Advice from a pro.
Getting back to your pre-pregnancy levels of fitness, for many, can feel like an uphill battle. Not only have you carried an actual human in your stomach for nine months – not to mention, pushed them out of your vagina – but you’ve not slept for what feels like years since the birth.
To be honest, you probably haven’t had much time to even think about postpartum exercise, but might be beginning to miss the feeling of moving your body (and releasing those handy feel-good endorphins) and having time for yourself, too.
Ready to get the ball rolling with easing back into exercise but not sure where to start? Here, trainer and mother-of-two Emily Skye breaks down everything you need to know about postpartum exercise, from when to go back to working out (note: never pre sign off by a doctor), to what moves are best for core and pelvic floor strength.
Postpartum exercise: your guide
What is postpartum exercise?
In its simplest form, postpartum exercise – sometimes called postnatal exercise – is any movement you take on after giving birth, according to Skye. “Your first steps into postpartum movement may look a little different to the exercise you were doing before you became pregnant – pushing the stroller around the park or doing gentle exercises, rather than running a 10km – but it’s important to approach it with a positive mindset,” she explains.
Top tip: Appreciate your body for the amazing things it has done, and be gentle with yourself, she recommends.
Why do you have to change your exercise routine post-birth?
In short, because your body goes through a lot when you’re pregnant, shares the trainer.
“Throughout pregnancy, during labour, and as a new mother – things are changing all the time, and your exercise routine needs to adapt,” she explains.
Do note here: Skye warns that the biggest risk with postpartum exercise is going too hard, too early. “You need to consult with your doctor before starting any exercise programme after giving birth,” she stresses.
Why? Because your body will be different from your pre-pregnancy body, and that’s okay. “You need to give yourself time and start by focusing on essential things, like strengthening your pelvic floor and rebuilding abdominal muscles,” she emphasises.
When should I start working out again post-birth?
There is no set answer for this question, but do know that as above, the trainer says you need to check in with your medical professional and get a sign-off before throwing yourself back in. “This can be anywhere between the six and ten-week mark, and the right time will depend on your overall fitness and birth experience,” she shares.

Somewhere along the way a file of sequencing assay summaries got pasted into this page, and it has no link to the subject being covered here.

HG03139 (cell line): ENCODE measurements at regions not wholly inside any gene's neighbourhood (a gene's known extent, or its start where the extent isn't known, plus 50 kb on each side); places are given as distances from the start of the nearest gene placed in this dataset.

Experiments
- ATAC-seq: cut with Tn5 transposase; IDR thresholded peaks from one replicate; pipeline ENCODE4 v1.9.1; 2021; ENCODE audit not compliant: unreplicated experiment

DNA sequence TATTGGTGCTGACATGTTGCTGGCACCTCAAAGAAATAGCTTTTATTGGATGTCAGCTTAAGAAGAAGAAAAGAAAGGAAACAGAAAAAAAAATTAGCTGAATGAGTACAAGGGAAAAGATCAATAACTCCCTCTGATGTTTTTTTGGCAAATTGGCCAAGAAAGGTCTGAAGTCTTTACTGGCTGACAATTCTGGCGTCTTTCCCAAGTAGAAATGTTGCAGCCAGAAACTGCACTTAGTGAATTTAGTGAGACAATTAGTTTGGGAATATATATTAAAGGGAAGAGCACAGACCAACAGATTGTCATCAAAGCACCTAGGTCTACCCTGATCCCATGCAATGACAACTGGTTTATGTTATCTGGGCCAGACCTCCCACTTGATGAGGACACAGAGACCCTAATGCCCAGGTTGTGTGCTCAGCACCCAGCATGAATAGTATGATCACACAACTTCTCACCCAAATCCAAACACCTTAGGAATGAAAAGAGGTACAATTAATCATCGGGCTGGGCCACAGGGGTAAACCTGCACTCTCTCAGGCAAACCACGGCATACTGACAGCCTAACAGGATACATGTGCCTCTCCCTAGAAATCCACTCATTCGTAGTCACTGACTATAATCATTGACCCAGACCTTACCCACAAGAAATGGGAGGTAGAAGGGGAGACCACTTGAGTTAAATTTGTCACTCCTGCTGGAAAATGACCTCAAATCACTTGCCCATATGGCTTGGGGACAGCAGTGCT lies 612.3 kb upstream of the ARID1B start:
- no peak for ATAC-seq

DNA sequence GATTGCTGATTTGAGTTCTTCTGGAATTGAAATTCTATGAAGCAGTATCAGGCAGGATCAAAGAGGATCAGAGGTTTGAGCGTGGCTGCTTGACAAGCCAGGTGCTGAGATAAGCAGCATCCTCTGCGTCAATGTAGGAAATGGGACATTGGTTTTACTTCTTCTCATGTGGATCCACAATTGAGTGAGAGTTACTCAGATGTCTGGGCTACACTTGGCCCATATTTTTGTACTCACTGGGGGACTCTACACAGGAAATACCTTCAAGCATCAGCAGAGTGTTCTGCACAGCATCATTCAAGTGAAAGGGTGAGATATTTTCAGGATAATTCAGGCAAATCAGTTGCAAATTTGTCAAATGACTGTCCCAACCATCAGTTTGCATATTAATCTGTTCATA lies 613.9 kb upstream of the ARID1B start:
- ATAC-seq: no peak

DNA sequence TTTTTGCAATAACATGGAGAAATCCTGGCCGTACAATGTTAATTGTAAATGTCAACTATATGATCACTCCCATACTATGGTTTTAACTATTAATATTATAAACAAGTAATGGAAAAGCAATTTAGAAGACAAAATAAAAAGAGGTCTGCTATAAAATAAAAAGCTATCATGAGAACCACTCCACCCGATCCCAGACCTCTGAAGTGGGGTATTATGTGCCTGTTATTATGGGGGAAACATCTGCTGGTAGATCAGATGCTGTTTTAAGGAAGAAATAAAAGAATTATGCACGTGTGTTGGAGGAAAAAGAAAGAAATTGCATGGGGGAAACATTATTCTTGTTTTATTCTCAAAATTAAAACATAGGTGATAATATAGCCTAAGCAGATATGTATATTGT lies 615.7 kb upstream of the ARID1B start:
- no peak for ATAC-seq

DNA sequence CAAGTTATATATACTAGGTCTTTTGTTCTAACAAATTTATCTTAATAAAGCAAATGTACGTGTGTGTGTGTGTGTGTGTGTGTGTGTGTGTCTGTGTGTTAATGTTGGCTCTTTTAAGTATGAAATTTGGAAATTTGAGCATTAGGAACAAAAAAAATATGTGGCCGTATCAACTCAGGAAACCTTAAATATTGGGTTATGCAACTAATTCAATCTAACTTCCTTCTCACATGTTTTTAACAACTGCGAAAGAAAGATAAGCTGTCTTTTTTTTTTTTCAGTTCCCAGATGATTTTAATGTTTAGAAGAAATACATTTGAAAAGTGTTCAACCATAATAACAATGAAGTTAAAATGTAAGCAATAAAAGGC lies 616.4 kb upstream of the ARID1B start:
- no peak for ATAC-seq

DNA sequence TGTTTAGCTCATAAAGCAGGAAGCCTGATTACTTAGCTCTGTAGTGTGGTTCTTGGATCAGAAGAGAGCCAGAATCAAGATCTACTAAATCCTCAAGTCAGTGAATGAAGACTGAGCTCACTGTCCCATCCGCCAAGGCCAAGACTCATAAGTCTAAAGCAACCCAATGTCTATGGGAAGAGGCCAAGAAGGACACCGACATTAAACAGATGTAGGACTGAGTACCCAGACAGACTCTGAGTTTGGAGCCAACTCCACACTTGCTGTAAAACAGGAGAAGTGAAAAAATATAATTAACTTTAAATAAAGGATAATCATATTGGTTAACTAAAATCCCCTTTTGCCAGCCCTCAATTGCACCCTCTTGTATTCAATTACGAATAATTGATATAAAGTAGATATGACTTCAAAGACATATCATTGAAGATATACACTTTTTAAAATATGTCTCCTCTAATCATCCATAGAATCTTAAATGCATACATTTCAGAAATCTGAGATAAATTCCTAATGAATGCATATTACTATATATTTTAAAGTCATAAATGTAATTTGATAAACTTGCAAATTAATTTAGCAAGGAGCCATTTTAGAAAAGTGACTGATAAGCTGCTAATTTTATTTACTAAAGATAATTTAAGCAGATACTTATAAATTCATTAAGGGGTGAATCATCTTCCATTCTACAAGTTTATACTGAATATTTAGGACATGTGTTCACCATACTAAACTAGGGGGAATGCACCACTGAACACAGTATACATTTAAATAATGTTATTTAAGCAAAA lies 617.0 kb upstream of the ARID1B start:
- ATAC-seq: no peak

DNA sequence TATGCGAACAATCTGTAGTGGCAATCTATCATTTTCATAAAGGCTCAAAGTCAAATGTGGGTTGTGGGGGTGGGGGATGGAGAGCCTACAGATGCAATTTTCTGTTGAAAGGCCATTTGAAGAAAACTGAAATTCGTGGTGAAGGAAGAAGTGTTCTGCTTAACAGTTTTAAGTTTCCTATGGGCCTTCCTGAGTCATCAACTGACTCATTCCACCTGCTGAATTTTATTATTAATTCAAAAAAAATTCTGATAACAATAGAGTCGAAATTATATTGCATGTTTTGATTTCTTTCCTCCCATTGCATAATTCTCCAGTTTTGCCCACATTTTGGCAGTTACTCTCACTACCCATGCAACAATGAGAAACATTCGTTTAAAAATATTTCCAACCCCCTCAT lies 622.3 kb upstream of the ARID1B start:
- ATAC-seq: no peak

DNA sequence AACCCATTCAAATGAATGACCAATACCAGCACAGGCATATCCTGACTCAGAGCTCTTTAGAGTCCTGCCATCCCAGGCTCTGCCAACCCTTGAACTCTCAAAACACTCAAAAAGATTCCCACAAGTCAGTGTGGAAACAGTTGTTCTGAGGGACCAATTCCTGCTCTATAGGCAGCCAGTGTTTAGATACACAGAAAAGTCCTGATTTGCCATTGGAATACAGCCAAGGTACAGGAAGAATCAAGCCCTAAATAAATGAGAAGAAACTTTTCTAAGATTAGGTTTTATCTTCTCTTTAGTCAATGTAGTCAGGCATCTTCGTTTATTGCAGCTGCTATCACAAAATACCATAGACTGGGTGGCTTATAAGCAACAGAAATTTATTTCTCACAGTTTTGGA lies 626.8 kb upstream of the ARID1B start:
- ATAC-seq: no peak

For instance, if you have a pre-existing condition or a C-section, you may have to ease yourself back in more slowly.
Don’t get frustrated if you can’t get back to it immediately – just thank your body for healing and achieving the miracle of birth. “The timeframe for you may be different than it is for your friend or the women in your mum and babies group – but be patient with yourself,” she recommends.
“Your priority at this stage should be the health and wellbeing of you and your baby, not straining to train harder or hit your old personal best again,” she goes on.
I feel pressured to get back in shape post-birth – help!
First things first here – this is, sadly, normal.
“So many women feel that pressure to “snap back”, especially when we see a celebrity showing off their super flat belly 11 days after having a baby,” explains Skye. “I can tell you there was absolutely no snapping back for me after giving birth to my little boy, and it’s unrealistic and unhealthy to compare yourself to other women.”
On the flip side, know this: it’s never selfish to prioritise your health and happiness, so don’t let anybody shame you for taking the time to exercise when you’re ready. Focus on your own journey and don’t be distracted by others.
Postpartum exercise plan: your guide
To follow one of Skye’s expert-led postpartum workouts, simply click the link.
Her postpartum exercise plan – FIT Post-Pregnancy – is made up of 3 stages, each lasting for 6 weeks.
Begin your recovery with gentle strength, mobility, and stability movements.
Low-impact strength workouts with light weights help you get stronger, and we get you prepared for cardio.
We lift the tempo with low-impact HIIT and bigger strength movements.
“Plus, there’s a big focus on rebuilding your pelvic floor and core strength throughout – that’s essential,” shares the trainer.
Did you know? This is the same routine that she followed after having both of her babies and it’s all about gradually increasing intensity, taking it at your pace, and only moving on when you’re ready, she shares.
“I love hearing how my program has helped women get back to their pre-pregnancy routine, whether that’s regular training, lifting weights, running, or taking part in sport. I’m an extra proud mama!,” she concludes.